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Honduran National Sentenced to Prison for His Involvement in National Conspiracy to Sell Identity Documents to Illegal Aliens



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Department of Justice
Office of Public Affairs

FOR IMMEDIATE RELEASE
Monday, September 23, 2019

Honduran National Sentenced to Prison for His Involvement in National Conspiracy to Sell Identity Documents to Illegal Aliens

A Honduran national was sentenced to 33 months in prison today for his role in a scheme to sell the identities of Puerto Rican U.S. citizens and corresponding identity documents to individuals illegally residing in the United States.  

Assistant Attorney General Brian A. Benczkowski of the Justice Department’s Criminal Division, U.S. Attorney Rosa E. Rodríguez-Vélez of the District of Puerto Rico, Acting Director Matthew T. Albence of U.S. Immigration and Customs Enforcement (ICE) and Chief Postal Inspector Gary R. Barksdale of the U.S. Postal Inspection Service made the announcement.

Jose Armando Pavon Salazar (Pavon), 37, a citizen of Honduras, was sentenced by U.S. District Judge Gustavo A. Gelpi of the District of Puerto Rico, who also ordered Pavon to serve three years of supervised release.  Pavon pleaded guilty on June 4, to one count of conspiracy to encourage an alien to reside in the United States for financial gain.  Pavon was also ordered removed from the United States upon completion of his prison sentence.  Pavon was arrested in El Salvador in January 2018 and extradited to the United States on Nov. 28, 2018.  Before his arrest and extradition, Pavon had been a fugitive since March 22, 2012, when a federal grand jury sitting in the District of Puerto Rico returned a 50-count superseding indictment charging Pavon and 52 other defendants with offenses involving a massive identity fraud scheme. 

According to the admissions made in connection with his guilty plea, Pavon and his co-conspirators participated in a scheme to encourage illegal aliens to reside in the United States for financial gain.  To accomplish the scheme, Pavon and his co-conspirators sold government-issued identity documents, including Government of Puerto Rico-issued birth certificates and corresponding U.S. social security cards (identity documents).  Pavon and his co-conspirators knew these documents pertained to real people.  Pavon admitted that the documents were sold to illegal aliens so they could assume the identities of Puerto Rican U.S. citizens, and/or fraudulently apply for other identity documents in that person’s name in order to reside in the United States.

Pavon paid his supplier approximately $400 for the identify documents, consisting of a Puerto Rican birth certificate and a social security card.  The supplier would then use the U.S. mail to send the documents to Pavon.  To date, dozens of persons have been convicted in connection with the scheme.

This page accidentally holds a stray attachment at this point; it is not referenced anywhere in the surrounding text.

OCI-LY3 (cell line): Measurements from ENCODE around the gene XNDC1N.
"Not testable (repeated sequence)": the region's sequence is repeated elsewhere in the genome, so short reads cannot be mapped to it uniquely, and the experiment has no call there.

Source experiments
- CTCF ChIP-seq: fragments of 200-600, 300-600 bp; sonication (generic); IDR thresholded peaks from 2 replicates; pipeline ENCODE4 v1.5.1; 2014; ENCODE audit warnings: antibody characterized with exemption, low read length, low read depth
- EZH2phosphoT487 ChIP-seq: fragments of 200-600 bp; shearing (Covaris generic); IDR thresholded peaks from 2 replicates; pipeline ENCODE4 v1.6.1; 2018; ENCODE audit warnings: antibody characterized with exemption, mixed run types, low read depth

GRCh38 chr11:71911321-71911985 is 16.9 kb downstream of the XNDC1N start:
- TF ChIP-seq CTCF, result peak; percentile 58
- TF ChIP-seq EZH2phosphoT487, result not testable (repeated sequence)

ICE’s Homeland Security Investigations (HSI) Chicago and the U.S. Postal Inspection Service led the investigation with assistance from HSI San Juan, Puerto Rico.  The HSI Attaché Office in the El Salvador along with El Salvador’s Transnational Criminal Investigative Unit provided invaluable support, with assistance from ICE and U.S. Postal Inspection Service offices around the country.

Trial Attorney Frank Rangoussis of the Criminal Division’s Human Rights and Special Prosecutions Section prosecuted this case with assistance from the U.S. Attorney’s Office for the District of Puerto Rico.  The Criminal Division’s Office of International Affairs handled the extradition in this matter.

Potential victims and the public may obtain information about the case at:www.justice.gov/criminal/vns/caseup/beltrerj.html.  Anyone who believes their identity may have been compromised in relation to this investigation or who may have information about particular crimes in this case should call the ICE toll-free hotline at 1-866-DHS-2ICE (1-866-347-2423) or use its online tip form atwww.ice.gov/tipline.

Anyone who believes that they have been a victim of identity theft, or wants information about preventing identity theft, may obtain helpful information and complaint forms on various government websites including the Federal Trade Commission ID Theft Website at www.ftc.gov/idtheft.  Additional resources regarding identity theft can be found at www.ojp.usdoj.gov/ovc/pubs/ID_theft/idtheft.htmlwww.ssa.gov/pubs/10064.html andwww.irs.gov/privacy/article/0,,id=186436,00.html.